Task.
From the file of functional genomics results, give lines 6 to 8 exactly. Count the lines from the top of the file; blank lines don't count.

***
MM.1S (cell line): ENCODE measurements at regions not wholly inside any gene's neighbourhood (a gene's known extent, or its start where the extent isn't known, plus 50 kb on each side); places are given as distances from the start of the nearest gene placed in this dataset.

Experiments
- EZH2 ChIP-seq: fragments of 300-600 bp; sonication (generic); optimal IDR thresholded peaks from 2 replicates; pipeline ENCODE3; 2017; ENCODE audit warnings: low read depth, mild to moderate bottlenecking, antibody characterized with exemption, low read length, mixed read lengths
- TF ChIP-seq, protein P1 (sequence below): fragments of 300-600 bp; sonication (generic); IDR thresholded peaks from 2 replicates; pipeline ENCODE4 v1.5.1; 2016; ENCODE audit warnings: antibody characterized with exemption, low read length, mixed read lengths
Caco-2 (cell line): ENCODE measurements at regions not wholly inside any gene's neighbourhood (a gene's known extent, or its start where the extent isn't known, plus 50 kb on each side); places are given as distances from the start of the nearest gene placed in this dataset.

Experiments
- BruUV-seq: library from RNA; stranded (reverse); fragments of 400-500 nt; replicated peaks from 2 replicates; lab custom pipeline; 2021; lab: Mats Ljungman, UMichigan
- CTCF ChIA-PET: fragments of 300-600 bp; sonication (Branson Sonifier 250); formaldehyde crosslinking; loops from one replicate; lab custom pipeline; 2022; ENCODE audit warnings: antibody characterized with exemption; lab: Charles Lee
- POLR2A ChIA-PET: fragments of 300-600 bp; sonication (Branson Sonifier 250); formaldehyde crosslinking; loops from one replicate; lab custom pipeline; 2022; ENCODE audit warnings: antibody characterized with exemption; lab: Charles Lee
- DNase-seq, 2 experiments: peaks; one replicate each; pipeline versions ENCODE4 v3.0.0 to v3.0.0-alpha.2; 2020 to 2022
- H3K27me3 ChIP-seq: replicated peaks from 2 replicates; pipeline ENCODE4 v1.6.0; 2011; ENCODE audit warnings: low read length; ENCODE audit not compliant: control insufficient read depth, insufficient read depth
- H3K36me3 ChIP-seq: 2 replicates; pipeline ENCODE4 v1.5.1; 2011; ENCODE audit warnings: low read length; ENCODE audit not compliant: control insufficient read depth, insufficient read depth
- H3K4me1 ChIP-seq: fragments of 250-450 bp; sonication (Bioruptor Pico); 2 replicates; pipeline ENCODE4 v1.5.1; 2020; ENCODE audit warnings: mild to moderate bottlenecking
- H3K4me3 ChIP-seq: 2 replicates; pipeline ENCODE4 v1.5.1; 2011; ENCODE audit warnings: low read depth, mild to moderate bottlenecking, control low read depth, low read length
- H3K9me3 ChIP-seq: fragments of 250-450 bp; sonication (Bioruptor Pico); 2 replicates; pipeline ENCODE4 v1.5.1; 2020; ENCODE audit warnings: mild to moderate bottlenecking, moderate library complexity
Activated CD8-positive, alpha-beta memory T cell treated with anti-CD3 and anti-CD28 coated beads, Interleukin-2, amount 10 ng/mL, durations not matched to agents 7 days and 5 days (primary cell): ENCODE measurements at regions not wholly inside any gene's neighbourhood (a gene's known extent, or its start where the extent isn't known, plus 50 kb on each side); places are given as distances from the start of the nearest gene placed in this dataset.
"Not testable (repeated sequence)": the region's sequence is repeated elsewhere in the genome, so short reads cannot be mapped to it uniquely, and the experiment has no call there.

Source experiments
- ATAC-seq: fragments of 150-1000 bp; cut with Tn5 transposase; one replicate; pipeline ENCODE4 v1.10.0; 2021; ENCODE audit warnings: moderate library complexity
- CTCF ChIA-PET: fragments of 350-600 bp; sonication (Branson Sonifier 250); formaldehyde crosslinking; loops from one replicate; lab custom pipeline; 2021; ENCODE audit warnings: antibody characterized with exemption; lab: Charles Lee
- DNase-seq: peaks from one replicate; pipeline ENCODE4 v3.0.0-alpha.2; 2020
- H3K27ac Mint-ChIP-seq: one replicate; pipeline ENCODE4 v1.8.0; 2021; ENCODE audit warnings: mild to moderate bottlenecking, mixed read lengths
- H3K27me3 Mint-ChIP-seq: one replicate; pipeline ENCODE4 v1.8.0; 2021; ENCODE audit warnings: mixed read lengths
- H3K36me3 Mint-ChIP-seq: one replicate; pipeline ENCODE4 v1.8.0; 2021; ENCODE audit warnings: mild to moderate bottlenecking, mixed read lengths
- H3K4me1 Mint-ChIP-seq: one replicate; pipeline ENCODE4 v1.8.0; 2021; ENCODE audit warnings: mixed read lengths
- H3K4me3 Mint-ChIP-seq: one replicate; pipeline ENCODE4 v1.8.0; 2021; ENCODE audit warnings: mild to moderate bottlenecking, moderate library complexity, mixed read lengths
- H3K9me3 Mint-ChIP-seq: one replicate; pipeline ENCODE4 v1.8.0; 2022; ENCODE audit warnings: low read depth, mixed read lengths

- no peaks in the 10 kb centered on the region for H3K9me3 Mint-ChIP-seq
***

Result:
Experiments
- BruUV-seq: library from RNA; stranded (reverse); fragments of 400-500 nt; replicated peaks from 2 replicates; lab custom pipeline; 2021; lab: Mats Ljungman, UMichigan
- CTCF ChIA-PET: fragments of 300-600 bp; sonication (Branson Sonifier 250); formaldehyde crosslinking; loops from one replicate; lab custom pipeline; 2022; ENCODE audit warnings: antibody characterized with exemption; lab: Charles Lee